I don't get out much. Maybe a bit reclusive. My "public appearances" are infrequent. Everyone knows who I am, but few people actually know me. Twice weekly, I instruct a early morning spin class. I brief my company's board of directors monthly. I run a handful of road races each year. Recently I added a Wednesday night outing with a running group. This is pretty much all. The only times when I'm on display, out in my community. Well, this and my blog. But that's anonymous. And every week or two, we'll get together with another family for drinks, dinner, that sort of thing. Quiet life. Not a ton of social interaction.

When I do something in public and do it well, I want someone to notice, to comment, to validify. Great spin class! You smoked that 5K! Excellent briefing! Wow, you really nailed that! How do you grill your hot dogs so perfectly? I'm looking for that pat on the back. The affirming email. An acquaintance to approach me, tell me that people are talking about how great I was. Seriously. This has to be some sort of mental illness. If I was on Facebook, I'd be tallying "Likes".

On Sunday, I posted an essay to my blog. Beer Running. I loved it. I started writing it as a promotion piece for a fitness oriented council I serve on, but it morphed into a heartfelt piece about my inability to connect with others. And then... Silence. These postings don't come easy. Lots of work. Heart and soul, innermost thoughts, all that crap. I'm looking for a nod. A "plus-one". A positive comment. "Your essay changed my life." This doesn't happen. And why should it? I don't do much of that either. I don't even know why people read my blog. It's all over the place. Fitness, mental illness, ranting about society, technology, teachers. In truth, I don't even know if anyone reads my blog. Lots of page views. From all around the world. But how long do they stay? Stumble in, think "what the hell is this?" Then quickly click out. 

And why do I care? I blog for myself. To work through my issues. Give myself space and a backdrop where I can ponder. To improve my writing. And it works. On the days I write, I feel better. More at peace. I've purged my demons. Opened a valve to let out some steam. But once I post the essay, the peace is gone. Now I'm just looking for someone to prop me up. Acknowledge that they read the essay. Argue a point. Anything. 

I have the same issue with spinning. I instruct the class that I want to take. The workout has purpose, the music too. But the workout and the music are unlike the other classes at my fitness center. Especially the music. Hard driving classic rock and punk. A bit of Reggae. Some middle-eastern folk music, weird kids' music. Anything. Except the radio pop and country the other instructors use. I started my own class because I was sick of other instructors calling off, sleeping in. This way I knew that if I showed up before dawn, the class would happen, the instructor would be there. Initially, I said I didn't care if anyone came. The point was the workout. Now I'm disappointed if only five people or six people show up. Disappointed if they don't walk out of the room mumbling "best.spin.class.ever."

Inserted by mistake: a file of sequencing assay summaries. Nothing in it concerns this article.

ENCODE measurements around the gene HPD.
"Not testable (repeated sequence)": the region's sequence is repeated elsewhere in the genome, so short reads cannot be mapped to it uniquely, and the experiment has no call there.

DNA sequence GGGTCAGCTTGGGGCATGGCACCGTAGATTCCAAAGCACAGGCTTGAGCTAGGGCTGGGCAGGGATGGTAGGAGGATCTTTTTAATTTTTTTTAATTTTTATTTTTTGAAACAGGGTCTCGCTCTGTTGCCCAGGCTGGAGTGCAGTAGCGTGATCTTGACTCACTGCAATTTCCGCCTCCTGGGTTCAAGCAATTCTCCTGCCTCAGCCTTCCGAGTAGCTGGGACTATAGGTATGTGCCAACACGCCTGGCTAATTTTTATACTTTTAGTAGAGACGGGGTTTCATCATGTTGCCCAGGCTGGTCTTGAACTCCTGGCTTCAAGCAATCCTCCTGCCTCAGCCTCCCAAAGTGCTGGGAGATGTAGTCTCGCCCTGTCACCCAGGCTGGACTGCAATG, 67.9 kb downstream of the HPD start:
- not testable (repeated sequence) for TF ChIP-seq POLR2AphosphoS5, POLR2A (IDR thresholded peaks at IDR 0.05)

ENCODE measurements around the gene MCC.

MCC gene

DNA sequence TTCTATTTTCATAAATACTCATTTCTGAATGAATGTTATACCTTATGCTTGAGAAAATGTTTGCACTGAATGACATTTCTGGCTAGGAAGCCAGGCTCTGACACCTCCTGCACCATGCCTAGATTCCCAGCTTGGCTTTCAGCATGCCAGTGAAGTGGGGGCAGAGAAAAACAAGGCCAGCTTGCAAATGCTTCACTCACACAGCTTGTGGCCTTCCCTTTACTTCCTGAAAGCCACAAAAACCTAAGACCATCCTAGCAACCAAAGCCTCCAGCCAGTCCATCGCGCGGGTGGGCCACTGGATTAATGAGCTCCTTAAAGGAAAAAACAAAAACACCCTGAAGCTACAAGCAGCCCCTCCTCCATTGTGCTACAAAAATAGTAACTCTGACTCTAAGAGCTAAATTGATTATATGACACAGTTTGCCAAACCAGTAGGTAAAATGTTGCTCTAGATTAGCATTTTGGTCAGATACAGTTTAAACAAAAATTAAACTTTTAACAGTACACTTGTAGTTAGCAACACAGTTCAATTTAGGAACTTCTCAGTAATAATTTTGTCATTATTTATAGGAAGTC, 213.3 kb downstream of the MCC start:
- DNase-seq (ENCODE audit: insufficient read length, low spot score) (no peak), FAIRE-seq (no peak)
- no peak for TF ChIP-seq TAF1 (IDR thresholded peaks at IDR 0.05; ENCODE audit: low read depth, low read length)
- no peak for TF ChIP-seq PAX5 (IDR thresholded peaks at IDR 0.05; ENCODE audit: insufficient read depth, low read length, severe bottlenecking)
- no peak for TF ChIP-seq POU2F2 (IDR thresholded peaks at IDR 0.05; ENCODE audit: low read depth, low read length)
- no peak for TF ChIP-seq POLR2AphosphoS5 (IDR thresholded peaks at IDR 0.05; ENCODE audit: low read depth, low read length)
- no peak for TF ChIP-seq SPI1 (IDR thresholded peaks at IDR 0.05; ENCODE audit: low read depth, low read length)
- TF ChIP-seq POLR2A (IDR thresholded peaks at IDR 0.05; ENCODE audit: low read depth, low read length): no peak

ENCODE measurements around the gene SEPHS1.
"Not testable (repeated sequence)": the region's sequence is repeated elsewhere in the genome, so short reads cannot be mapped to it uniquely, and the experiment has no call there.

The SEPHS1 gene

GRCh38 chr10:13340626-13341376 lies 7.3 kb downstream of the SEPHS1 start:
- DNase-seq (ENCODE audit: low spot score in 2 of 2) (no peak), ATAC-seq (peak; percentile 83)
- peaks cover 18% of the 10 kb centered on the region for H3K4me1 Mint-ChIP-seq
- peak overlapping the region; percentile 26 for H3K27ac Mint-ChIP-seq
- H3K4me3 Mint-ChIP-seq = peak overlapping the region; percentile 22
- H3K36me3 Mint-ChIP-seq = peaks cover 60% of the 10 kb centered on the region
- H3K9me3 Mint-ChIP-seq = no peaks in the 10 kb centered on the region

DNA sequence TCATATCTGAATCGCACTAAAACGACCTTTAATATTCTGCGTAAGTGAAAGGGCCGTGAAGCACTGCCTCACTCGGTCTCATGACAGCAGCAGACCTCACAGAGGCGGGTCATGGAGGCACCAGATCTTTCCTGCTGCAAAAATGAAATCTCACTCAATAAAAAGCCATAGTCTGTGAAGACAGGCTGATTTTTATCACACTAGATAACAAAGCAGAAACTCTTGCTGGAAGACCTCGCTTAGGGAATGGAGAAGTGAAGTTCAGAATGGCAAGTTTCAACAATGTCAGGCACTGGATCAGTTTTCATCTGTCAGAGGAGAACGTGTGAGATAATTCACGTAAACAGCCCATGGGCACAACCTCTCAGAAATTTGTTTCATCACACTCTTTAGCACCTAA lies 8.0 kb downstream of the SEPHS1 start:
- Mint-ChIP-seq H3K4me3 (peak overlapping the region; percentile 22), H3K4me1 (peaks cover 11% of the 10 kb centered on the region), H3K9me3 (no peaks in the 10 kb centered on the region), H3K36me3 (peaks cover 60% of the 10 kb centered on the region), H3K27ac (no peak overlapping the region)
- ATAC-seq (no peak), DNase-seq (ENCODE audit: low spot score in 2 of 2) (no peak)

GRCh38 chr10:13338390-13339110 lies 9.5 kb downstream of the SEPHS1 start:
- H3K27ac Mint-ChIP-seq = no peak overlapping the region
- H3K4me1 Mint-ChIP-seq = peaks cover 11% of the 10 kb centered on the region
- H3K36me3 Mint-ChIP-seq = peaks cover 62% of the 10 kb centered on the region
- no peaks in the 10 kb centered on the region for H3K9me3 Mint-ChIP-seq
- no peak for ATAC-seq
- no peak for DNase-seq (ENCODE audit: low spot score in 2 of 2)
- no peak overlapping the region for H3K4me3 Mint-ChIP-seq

And then I wait for the feedback. The feedback that never comes. An email. A phone call. "I never understood a balance sheet until I heard you explained it!" Or a link to someone's Facebook post. Telling the world how great I am. "Guys, you have to read this blog!" "... take this spin class!" It's pathetic, needy, high school.

I confessed this to my wife, Susan the other day. My need for external validation. BTW – Susan doesn't like it when I write about her on my blog. She feels that I make her seem too together, too evolved. But the fact is that she is more balanced and thoughtful than me. I am more instinctual. Primal. Impulsive. Childlike. And of course she told me exactly what I needed to hear, and what I already knew, but needed to be reminded. The only one who will give me the validation I need, the props I crave, is me. I am the only person I need to impress. Peace comes from actualization. Not from pats on the back. When I do my best, nail something – a run, a class, an essay, grilled meat – I should just soak it in, feel proud. And strive to improve next time. An audience of one.

A stupid validation joke from my past.

Me, handing my parking stub to the bartender: "Can you validate me?"
Bartender: "You're a wonderful person!"

Everyone is looking for it. I know this. I see posts on Google begging for plus-ones. To be circled. At work, I see posturing in meetings, bragging about achievements. This is the result of a lifetime of conditioning. Feedback from parents, teachers, employers. We are supposed to impress others. It's the American way. It might be the Malaysian way as well, I've never been to Malaysia. But I've learned from my below average educational achievements and my above average career that how others perceive me has a direct impact on how I feel about myself. How standards set by others dictate my self-worth.

Susan reminds me that I can only do my best. Once I've done that, I can coast. I don't need to worry anymore, I'm maxed out. Actualized. If it sucks, so be it. If no one else cares, so be that, too. I don't need to be awesome, better than everyone. Just as good as I can be. If I think I rocked a spin class, nailed a briefing, smoked a race, that's where peace lies, not in praise from others. But still, the phone doesn't ring. My email is full of spam, and I don't know what people write on Facebook. Wish they were writing about me.  

Sunday, June 15, 2014

Beer Running

I'm a solitary dude. My hobbies are reading, writing and trail running (alone). I work at a large community center. Pool, fitness center, child care. A hangout for kids, teens, adults and seniors. It is arguably the most public workplace in the county. And I have pretty much the only job that does not routinely interact with the public. On a quiet day, I can sit in my office for two, three, four hours without talking to single person. But I like people. At least occasionally. Once or twice a day I'll leave my office to walk around to enjoy a quick "dose of humanity." And then I'm good. Had enough people-time. Happy to be alone again.